Film: Trance'd be a fine thing

The cutting edges of dance music and film clashed last Thursday on the South Bank. Fruitful engagement or mere self-indulgence? By Chris Darke
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The Independent Culture
Advertised as "a night of avant-garde film and new music", Score filled the Queen Elizabeth Hall with an unlikely congregation: part bobble- hatted, cutting-edge dance-music crowd, part hard-core cinephiles. DJ and master remixer Andrew Weatherall performed with Keith Tenniswood as Two Lone Swordsmen, accompanying the American experimentalist Hugo Young's 1952 watery abstract film Bells of Atlantis. He described the musical modus operandi that, one suspects, lay behind a lot of the work: "What you get in the end is the sound of two blokes who are very, very stoned having a good time in front of a video."

Thankfully, solipsistic electronic noodlings were not the order of the evening. Rather, the musical experimentalists demonstrated an imaginative engagement with their brief of being soundtrack composers for a night. As Deli, Ashley Bates and Simon Rowe provided a highly cinematic score for Maya Deren's 1943 classic of black-and-white American surrealism, Meshes of the Afternoon. Combining the skittery blurting of drum-and-bass rhythms with washes of ambient sound and guitars, Deli also added sound effects to accentuate the film's dreamy, menacing eroticism. Performing live as Wishmountain, Matthew Herbert accompanied Jan Svankmajer's 1969 Czech Surrealist shenanigans A Quiet Week in the House like a foley artist. Whether rustling newspaper pages for the sound of a pigeon trapped in a room or slurping through a tube, Herbert's performance was an effective on-stage counterpart to the onscreen action.

Organised by Sight and Sound magazine and The Arts Council of England, the interesting thing about Score was its implicit acknowledgement that avant-garde film is the chief repository of the visual techniques that advertising and music video depend upon. It was a kind of cross-cultural history lesson then, with a sense of the experimental thrown in by three of the five acts playing live. Score might also be seen as exploring the question of what it means to be avant-garde these days. In Britain, music is the most variegated, truly experimental of the all the artistic forms.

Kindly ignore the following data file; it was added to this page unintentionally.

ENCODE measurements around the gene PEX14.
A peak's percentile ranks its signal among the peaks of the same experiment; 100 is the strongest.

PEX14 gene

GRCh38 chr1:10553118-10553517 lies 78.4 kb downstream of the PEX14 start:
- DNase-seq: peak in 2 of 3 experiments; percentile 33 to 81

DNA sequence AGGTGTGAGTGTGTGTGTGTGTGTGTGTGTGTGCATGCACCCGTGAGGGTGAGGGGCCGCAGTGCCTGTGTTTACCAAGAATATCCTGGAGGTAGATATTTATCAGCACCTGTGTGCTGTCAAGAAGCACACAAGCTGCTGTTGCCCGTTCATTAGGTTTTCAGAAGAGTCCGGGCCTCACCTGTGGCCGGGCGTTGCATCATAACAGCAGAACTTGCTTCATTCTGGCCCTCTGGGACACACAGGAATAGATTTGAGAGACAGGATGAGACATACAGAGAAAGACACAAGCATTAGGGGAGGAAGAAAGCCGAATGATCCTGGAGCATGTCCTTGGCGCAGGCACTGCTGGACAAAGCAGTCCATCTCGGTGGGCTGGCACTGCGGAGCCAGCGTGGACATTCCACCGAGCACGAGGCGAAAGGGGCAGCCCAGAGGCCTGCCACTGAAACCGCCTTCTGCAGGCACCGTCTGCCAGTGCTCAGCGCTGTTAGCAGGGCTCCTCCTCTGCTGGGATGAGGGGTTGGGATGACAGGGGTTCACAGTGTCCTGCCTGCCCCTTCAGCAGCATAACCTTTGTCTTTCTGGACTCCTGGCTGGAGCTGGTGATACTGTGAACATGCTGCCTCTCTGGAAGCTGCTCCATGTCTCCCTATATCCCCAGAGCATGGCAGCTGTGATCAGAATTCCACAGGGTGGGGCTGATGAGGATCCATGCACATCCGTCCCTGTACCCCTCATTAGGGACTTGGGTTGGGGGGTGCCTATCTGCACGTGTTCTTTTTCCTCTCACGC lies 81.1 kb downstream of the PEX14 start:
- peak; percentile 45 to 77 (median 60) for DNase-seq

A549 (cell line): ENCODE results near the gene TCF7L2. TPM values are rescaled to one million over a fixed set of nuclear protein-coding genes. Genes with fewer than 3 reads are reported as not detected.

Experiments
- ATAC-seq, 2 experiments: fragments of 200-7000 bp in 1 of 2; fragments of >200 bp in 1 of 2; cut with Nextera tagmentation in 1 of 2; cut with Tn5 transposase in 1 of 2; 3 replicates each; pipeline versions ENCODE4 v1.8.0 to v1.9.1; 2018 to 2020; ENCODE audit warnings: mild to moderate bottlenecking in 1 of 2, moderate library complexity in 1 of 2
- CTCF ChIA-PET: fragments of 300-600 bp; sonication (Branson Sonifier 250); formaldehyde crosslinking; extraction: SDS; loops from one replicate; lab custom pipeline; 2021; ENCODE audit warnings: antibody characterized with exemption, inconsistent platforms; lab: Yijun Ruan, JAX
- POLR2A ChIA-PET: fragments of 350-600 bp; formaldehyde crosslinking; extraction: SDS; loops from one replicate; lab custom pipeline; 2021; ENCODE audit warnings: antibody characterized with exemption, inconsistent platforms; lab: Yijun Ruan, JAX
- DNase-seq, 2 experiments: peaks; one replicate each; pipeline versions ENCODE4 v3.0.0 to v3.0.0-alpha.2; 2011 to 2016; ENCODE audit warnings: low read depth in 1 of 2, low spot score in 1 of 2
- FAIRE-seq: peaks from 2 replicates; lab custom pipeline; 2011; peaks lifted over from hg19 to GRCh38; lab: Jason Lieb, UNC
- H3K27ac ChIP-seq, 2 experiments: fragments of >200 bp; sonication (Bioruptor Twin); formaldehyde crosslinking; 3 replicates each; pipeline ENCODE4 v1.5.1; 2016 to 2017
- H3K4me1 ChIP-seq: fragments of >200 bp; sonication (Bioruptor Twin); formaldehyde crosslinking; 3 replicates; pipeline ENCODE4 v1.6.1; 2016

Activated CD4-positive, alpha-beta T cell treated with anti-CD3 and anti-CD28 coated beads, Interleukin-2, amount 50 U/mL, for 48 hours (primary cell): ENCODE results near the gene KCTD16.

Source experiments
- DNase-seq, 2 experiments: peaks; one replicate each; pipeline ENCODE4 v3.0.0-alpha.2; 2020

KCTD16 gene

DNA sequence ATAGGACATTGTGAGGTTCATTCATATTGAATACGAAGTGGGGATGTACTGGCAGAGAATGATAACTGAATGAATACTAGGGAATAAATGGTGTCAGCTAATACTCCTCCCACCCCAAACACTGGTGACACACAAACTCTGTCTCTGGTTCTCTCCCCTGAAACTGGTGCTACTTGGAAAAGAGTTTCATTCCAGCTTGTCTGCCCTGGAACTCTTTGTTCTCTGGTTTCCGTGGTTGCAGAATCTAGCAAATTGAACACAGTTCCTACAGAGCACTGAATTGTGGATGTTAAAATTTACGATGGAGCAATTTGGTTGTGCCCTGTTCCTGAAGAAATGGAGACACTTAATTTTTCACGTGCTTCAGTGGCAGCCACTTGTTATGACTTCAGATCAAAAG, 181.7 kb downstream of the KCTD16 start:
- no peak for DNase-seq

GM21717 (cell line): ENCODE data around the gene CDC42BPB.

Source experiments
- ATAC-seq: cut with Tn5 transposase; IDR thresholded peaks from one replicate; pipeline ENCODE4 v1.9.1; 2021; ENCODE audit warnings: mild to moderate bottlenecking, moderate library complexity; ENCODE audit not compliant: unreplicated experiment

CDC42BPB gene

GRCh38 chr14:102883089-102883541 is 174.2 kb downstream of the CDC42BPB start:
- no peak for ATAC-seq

Far more so than film. But this is to downplay the fact that experimental film-makers, when not using musical forms to guide their practice, have traditionally had players accompany public performances of their works.

The encounter between "classical" avant-garde film and current musical experimentalism worked best when the trance elements of both forms were bought to the fore. Simon Gotel and Andrew Sherriff, collaborating live as bio.com, provided a mesmerising soundtrack to Norman McLaren's 1968 Pas de deux. Two classical dancers, silhouetted with rear lighting against a black backdrop and filmed in varieties of multiple exposures, become abstracted into liquid parabolas of light and movement. As Slab, Lol Hammond and Nina Walsh lent Kenneth Anger's 1950 black-and-white avant-kitsch Rabbit's Moon an appealing edge of B-movie camp with Walsh picking out a walking guitar line within the dance beats.

My only reservation about Score was that it appeared that the films were projected in video blow-up, which seems a bit cheap of the BFI. But the overall idea was an excellent one well executed. With the flourishing London film-club scene, and the obvious vitality of experimental dance music, it would be good to see a Score 2 give present-day experimental film-makers their place in a sound-and-vision clash with their techno collaborators.

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